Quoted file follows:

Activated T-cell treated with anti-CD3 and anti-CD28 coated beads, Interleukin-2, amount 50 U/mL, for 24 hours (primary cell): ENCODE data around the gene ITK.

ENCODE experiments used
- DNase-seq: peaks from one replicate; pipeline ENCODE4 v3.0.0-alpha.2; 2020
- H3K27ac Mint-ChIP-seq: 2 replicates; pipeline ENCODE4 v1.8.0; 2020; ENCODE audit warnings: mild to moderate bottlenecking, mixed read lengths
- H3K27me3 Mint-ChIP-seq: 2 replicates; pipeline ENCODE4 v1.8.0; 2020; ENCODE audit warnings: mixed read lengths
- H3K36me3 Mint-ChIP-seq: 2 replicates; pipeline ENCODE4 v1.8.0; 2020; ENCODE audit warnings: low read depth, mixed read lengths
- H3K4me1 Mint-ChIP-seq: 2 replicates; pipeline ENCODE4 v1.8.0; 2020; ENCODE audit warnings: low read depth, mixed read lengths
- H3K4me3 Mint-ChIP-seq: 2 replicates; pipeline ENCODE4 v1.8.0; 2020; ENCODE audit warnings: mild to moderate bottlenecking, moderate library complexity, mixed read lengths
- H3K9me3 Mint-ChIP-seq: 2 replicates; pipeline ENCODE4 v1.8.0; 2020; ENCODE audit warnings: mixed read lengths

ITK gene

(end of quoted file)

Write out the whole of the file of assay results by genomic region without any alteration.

Activated T-cell treated with anti-CD3 and anti-CD28 coated beads, Interleukin-2, amount 50 U/mL, for 24 hours (primary cell): ENCODE data around the gene ITK.

ENCODE experiments used
- DNase-seq: peaks from one replicate; pipeline ENCODE4 v3.0.0-alpha.2; 2020
- H3K27ac Mint-ChIP-seq: 2 replicates; pipeline ENCODE4 v1.8.0; 2020; ENCODE audit warnings: mild to moderate bottlenecking, mixed read lengths
- H3K27me3 Mint-ChIP-seq: 2 replicates; pipeline ENCODE4 v1.8.0; 2020; ENCODE audit warnings: mixed read lengths
- H3K36me3 Mint-ChIP-seq: 2 replicates; pipeline ENCODE4 v1.8.0; 2020; ENCODE audit warnings: low read depth, mixed read lengths
- H3K4me1 Mint-ChIP-seq: 2 replicates; pipeline ENCODE4 v1.8.0; 2020; ENCODE audit warnings: low read depth, mixed read lengths
- H3K4me3 Mint-ChIP-seq: 2 replicates; pipeline ENCODE4 v1.8.0; 2020; ENCODE audit warnings: mild to moderate bottlenecking, moderate library complexity, mixed read lengths
- H3K9me3 Mint-ChIP-seq: 2 replicates; pipeline ENCODE4 v1.8.0; 2020; ENCODE audit warnings: mixed read lengths

ITK gene